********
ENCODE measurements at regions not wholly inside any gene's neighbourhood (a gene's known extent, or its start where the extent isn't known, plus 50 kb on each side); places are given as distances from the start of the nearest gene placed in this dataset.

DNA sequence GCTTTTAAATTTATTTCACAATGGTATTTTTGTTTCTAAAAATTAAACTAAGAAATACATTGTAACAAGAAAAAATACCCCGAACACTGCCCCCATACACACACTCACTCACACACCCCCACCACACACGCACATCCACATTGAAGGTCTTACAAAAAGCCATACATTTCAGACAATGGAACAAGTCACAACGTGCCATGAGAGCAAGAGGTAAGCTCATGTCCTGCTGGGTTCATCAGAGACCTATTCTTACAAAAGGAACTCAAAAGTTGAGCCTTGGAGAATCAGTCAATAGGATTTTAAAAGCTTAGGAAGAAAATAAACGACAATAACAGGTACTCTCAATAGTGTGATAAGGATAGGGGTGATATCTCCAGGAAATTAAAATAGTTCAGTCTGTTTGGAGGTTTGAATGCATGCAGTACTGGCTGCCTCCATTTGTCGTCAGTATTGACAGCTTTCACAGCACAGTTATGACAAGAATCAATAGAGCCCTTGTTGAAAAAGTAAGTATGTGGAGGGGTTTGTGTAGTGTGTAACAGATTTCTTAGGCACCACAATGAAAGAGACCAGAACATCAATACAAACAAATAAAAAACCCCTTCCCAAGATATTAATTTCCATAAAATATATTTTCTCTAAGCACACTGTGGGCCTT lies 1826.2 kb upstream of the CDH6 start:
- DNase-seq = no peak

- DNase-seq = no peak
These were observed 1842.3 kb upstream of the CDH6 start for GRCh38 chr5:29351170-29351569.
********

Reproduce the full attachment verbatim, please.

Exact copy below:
ENCODE measurements at regions not wholly inside any gene's neighbourhood (a gene's known extent, or its start where the extent isn't known, plus 50 kb on each side); places are given as distances from the start of the nearest gene placed in this dataset.

DNA sequence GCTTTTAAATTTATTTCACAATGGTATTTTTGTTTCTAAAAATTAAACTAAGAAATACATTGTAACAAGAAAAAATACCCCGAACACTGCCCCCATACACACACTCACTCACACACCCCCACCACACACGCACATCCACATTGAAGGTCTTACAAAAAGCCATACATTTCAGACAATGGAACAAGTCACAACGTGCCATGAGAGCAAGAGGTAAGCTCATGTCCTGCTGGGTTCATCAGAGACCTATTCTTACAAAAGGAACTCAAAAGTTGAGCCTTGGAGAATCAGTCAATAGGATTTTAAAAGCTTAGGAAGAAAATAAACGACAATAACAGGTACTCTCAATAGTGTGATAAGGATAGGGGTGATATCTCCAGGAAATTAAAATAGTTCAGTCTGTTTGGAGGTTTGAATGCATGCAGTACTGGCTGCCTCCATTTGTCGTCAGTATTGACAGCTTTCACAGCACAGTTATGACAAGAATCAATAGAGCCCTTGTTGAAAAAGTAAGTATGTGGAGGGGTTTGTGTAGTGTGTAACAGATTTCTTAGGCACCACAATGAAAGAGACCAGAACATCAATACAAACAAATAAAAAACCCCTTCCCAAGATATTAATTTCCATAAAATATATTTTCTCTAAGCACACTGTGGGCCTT lies 1826.2 kb upstream of the CDH6 start:
- DNase-seq = no peak

- DNase-seq = no peak
These were observed 1842.3 kb upstream of the CDH6 start for GRCh38 chr5:29351170-29351569.